Jaundice, marked by yellowing of the skin, is common in infants, but also a symptom of various adult diseases. This discoloration is caused by excess bilirubin (BR), the substance that gives bile its yellow tinge. However, BR is also a vital antioxidant, which at healthy levels protects cells against peroxide damage. Its production in the body, though, has long been a source of uncertainty.
Now, a Japanese research collaboration involving Osaka University believes it has the answer. BR is already known to be produced from a related chemical, biliverdin (BV), by the enzyme biliverdin reductase (BVR). The enzyme wraps around BV and transfers two hydrogen atoms – one positive and one negative – to produce the yellow antioxidant. However, biologists could not establish which part of the enzyme was chemically involved in the process (the active site), or where the positive hydrogen came from. The findings were recently reported in Nature Communications.
“Previous studies used BVR from rats, and could never crystallize the enzyme well enough to determine how it binds to BV,” study co-author Keiichi Fukuyama says. “We realized that the same enzyme in Synechocystis bacteria had an almost identical fold-shape, but was easier to examine by X-ray crystallography.”
To their surprise, the researchers found two molecules of BV – one stacked upon the other – at the active site, even though only one is converted to BR. From the X-ray data, they deduced why two were needed. The first BV, because of the direction it faces to receive the negative hydrogen, cannot accept the positive hydrogen directly from the enzyme. Instead, the second BV acts as a hydrogen conduit to enable the process, but is not itself converted to BR.
From the structure, the researchers proposed which of the enzyme’s 328 amino acids actually provides the positive hydrogen atom. Then, they performed experiments in which the enzymes were mutated to specifically remove that amino acid, while leaving the others intact. The resulting enzymes, whether from bacteria, rats, or humans, were virtually unable to produce BR. Further experiments confirmed that the rat and human enzymes also used two BV molecules, just like the bacteria.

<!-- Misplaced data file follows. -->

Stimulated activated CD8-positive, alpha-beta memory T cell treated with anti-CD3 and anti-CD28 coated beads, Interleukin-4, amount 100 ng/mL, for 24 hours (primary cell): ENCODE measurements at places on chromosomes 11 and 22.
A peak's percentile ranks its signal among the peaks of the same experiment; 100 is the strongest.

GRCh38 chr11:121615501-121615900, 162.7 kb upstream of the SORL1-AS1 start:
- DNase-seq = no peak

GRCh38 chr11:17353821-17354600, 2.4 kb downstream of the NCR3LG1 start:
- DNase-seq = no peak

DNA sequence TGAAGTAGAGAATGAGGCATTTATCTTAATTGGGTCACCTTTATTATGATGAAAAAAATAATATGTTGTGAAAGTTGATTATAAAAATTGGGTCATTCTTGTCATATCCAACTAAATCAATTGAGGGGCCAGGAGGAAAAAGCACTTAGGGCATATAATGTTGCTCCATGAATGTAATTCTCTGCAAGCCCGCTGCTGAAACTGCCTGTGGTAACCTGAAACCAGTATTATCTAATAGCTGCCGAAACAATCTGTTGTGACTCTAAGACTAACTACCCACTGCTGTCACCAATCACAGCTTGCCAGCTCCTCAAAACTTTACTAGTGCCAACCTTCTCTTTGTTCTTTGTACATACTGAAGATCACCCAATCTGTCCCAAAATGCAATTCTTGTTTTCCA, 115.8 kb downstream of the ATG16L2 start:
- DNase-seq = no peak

“Such neat stacking of two substrate molecules during enzymatic processes is very rare,” Fukuyama says. “A better understanding of BR production is not just exciting for biochemistry, but should help us develop drugs for diseases marked by severe jaundice from excess BR, such as hepatitis.”
Biliverdin reductase (BVR), the enzyme responsible for the last step in heme degradation, produces the major lipophilic antioxidant bilirubin (BR) via reduction of biliverdin (BV), using NAD(P)H as a cofactor. Despite BVR’s importance in maintaining the redox balance, the molecular details of the reaction it catalyzes remain unknown. Here we present the crystal structure of BVR in complex with BV and NADP+. Unexpectedly, two BV molecules, which we designated the proximal and distal BVs, bind with stacked geometry in the active site. The nicotinamide ring of the NADP+ is located close to the reaction site on the proximal BV, supporting that the hydride directly attacks this position of the proximal BV. The results of mutagenesis studies suggest that a conserved Arg185 is essential for the catalysis. The distal BV probably acts as a conduit to deliver the proton from Arg185 to the proximal BV, thus yielding BR.
Figure 1. The enzymatic reaction in the crystalline state.
The color of the crystal after the reaction was quite similar to that of a solution mixture of BV and BR. (BV: biliverdin, BR: bilirubin)
Figure 2. Reaction catalyzed by BVR.
BVR converts biliverdin (left) to bilirubin (right) using NAD(P)H as an cofactor.
Figure 3. A bruise.
We are able to visualize the degradation process for red blood cells on a bruise. The yellow color reflects the color of bilirubin.
Figure 4. Cause of jaundice.
Bilirubin is the causative material of jaundice.
Credit for image: Kei Wada
Figure 5. Structure of BVR.
This structure revealed that BVR binds two biliverdin substrates (Distal BV and Proximal BV) at the same time.
Credit for image: Osaka University
Figure 6. The configurations of the bound biliverdins.
This figure shows the electron density determine by X-ray crystallography. Two biliverdin molecules, which we designated the proximal and distal biliverdins, bind with stacked geometry in the active site.
Figure 7. Mechanism of the BVR reaction.
We propose a unique reaction mechanism based on a novel enzyme structure in which two stacked substrates bind to one catalytic pocket.
Credit for images: Osaka University
To learn more about this research, please view the full research report entitled “A substrate-bound structure of cyanobacterial biliverdin reductase identifies stacked substrates as critical for activity” at of the Nature Communications website.